The dignified role that the elderly are playing as spokespeople for the coronavirus vaccine is a parable of a greater story. We are gradually learning, as a society, that the 100-year life is not just a matter of life expectancy, and that the questions raised by increased longevity are not confined to enhanced medical treatment and the urgent need for social care reform – hugely important though those challenges are.
One of the most fascinating features of 21st-century life is its truly multi-generational character. The old tripartite division of the growing, the working and the retired does not do justice to the sheer complexity of a population in which it is sensible to prepare for several careers rather than one, in which people are postponing their retirement later and later, and in which becoming a centenarian is no longer utterly exceptional.
In Germany, this complexity has been formalised in Mehrgenerationhauser: publicly funded residences in which people of all ages live together in a collaborative spirit. In one of the best political books of the year, Tribes, the Labour politician David Lammy championed “encounter culture” across generations, embodied, for example, by the Cares Family network of groups in London, Liverpool and Manchester.
“This is not young people volunteering to look after old people,” writes Lammy. “[I]t is young and old people actively choosing to share time together. It embodies a resistance to the narrative that the elderly and the young must live parallel lives. Both groups have a lot to learn from each other.”
Even activism is not the preserve of the young. The global climate emergency movement has two instantly recognisable leaders: Greta Thunberg, who is 17, and Sir David Attenborough, who is 94. Ms Thunberg speaks with the urgency and impatience of youth. Sir David speaks with the wisdom of a broadcaster and natural historian old enough to have witnessed damage being done to the environment across the decades, and to know from first-hand experience how little time is left if we wish to avert planetary disaster.
In a more specific way, Captain Sir Tom Moore, the 100-year-old veteran of the Burma conflict, became a symbol early in the Covid crisis, not only of public support for the besieged NHS, but also of the collective stamina that was going to be required to get through this crisis. His original walking campaign raised more than £30 million for NHS Charities Together, and his foundation is now focusing its work upon easing loneliness – an affliction that has become an epidemic in its own right, thanks to Covid restrictions that have especially isolated the vulnerable and the aged.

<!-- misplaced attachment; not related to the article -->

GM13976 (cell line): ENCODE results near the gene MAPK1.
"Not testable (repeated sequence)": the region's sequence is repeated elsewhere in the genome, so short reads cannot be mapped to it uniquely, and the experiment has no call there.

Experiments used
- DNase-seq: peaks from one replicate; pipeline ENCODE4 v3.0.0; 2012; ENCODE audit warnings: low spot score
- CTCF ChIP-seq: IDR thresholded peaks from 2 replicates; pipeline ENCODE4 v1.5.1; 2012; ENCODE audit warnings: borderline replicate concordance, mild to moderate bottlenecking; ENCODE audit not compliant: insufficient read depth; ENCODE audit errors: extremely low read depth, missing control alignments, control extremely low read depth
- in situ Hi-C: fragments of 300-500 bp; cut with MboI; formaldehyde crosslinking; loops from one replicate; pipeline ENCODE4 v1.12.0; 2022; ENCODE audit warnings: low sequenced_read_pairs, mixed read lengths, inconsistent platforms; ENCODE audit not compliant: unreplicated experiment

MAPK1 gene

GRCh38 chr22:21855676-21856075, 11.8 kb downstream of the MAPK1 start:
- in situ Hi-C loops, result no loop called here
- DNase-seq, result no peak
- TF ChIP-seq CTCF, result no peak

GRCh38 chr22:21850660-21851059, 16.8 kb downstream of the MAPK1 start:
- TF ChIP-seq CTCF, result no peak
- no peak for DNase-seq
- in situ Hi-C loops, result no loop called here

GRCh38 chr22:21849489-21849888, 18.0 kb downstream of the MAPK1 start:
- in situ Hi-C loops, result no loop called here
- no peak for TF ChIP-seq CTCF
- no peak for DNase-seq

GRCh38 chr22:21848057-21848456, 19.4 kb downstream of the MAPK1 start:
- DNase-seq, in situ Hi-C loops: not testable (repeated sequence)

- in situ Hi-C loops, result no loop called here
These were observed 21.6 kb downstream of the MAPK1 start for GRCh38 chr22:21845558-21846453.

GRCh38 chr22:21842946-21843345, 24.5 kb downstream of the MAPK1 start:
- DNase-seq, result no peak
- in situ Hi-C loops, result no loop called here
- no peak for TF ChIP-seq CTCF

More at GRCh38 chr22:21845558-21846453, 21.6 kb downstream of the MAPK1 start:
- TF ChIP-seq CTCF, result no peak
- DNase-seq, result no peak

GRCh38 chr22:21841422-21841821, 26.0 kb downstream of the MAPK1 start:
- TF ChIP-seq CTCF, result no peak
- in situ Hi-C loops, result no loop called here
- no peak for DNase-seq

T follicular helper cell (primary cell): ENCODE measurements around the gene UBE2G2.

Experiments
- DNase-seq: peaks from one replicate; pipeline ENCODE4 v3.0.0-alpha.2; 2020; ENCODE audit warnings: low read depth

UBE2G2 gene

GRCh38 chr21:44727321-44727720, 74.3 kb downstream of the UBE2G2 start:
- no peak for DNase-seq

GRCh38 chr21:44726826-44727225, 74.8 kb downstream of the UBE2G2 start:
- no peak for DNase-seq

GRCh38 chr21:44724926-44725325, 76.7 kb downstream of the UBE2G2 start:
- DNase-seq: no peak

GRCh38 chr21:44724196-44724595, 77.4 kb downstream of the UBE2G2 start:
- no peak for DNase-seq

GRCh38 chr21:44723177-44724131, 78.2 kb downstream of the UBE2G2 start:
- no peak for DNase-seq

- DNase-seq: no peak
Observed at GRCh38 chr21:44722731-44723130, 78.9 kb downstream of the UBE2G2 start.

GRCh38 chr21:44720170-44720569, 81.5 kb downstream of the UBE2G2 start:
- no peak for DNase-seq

Our hyper-technological age is one fixated by the new, the innovative and youthful. In itself, this is no bad thing. To remain prosperous and vital, a society requires the energy and impatience for change that the young embody.
Yet it also needs wisdom – the sort of knowledge that has to be earned, rather than simply dug out of data. It needs to seek out and draw upon that wisdom, not consign it to the storage units of desperate decline that constitute much social care in this country.
“Life can only be understood backwards,” wrote Kierkegaard “but it must be lived forwards.” This should be the basis for a new understanding between the multiple generations co-existing in our ever more diverse and complex society.
In which context, please note that, on 20 January, Joe Biden, who is 78, will become the oldest US president to be inaugurated in the history of the republic. On Christmas Day, more than eight million people tuned in to hear the message of a 94-year-old woman: a message of reassurance delivered by the Queen, whose first prime minister was Winston Churchill.
Even at this time of separation, restriction and confinement, she said, “You are not alone.” The lesson implicit in those words – that we must strive with all our energy and imagination to draw back together in the difficult year ahead – could scarcely be more important. Not by accident is it called the wisdom of the ages.